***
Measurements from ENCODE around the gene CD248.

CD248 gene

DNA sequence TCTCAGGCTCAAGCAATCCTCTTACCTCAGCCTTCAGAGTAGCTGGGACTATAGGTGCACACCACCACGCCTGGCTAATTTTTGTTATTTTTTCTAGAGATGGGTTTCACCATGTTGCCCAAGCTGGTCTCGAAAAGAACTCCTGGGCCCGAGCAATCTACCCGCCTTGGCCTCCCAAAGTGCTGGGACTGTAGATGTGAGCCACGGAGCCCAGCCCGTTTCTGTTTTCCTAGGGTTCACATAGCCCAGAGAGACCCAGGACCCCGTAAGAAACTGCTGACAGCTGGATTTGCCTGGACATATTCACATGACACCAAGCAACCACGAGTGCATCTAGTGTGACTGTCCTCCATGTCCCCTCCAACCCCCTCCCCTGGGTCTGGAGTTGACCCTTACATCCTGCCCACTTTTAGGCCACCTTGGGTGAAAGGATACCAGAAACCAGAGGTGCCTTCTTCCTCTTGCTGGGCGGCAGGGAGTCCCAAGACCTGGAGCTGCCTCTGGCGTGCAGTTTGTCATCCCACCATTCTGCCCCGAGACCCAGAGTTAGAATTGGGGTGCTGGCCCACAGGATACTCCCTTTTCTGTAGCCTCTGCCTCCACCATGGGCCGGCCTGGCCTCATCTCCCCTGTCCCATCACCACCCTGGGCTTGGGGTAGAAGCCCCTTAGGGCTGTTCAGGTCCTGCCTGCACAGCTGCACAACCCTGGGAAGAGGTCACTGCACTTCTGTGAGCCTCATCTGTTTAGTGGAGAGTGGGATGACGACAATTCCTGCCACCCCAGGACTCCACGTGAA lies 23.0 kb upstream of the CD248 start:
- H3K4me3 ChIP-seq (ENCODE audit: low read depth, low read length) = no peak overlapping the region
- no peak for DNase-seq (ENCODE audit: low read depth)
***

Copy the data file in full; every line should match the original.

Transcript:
Measurements from ENCODE around the gene CD248.

CD248 gene

DNA sequence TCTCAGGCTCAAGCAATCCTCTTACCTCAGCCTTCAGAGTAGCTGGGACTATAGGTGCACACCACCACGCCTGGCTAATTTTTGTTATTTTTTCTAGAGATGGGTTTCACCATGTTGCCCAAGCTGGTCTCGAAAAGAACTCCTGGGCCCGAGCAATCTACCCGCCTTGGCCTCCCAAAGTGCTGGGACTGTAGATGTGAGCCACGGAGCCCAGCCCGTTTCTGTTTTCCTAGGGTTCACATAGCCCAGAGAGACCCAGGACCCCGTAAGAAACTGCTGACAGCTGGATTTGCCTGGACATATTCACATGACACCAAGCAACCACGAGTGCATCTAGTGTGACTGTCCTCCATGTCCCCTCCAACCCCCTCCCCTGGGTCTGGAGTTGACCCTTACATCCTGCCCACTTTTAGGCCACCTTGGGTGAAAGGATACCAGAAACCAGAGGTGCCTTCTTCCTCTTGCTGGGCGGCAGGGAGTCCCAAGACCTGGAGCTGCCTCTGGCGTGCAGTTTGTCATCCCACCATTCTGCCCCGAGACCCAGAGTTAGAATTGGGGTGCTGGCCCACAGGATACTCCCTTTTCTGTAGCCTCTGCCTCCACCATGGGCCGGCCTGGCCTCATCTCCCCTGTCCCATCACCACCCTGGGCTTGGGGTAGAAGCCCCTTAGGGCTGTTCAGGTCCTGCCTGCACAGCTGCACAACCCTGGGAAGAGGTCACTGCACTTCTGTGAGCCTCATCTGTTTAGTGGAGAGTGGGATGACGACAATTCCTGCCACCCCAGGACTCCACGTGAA lies 23.0 kb upstream of the CD248 start:
- H3K4me3 ChIP-seq (ENCODE audit: low read depth, low read length) = no peak overlapping the region
- no peak for DNase-seq (ENCODE audit: low read depth)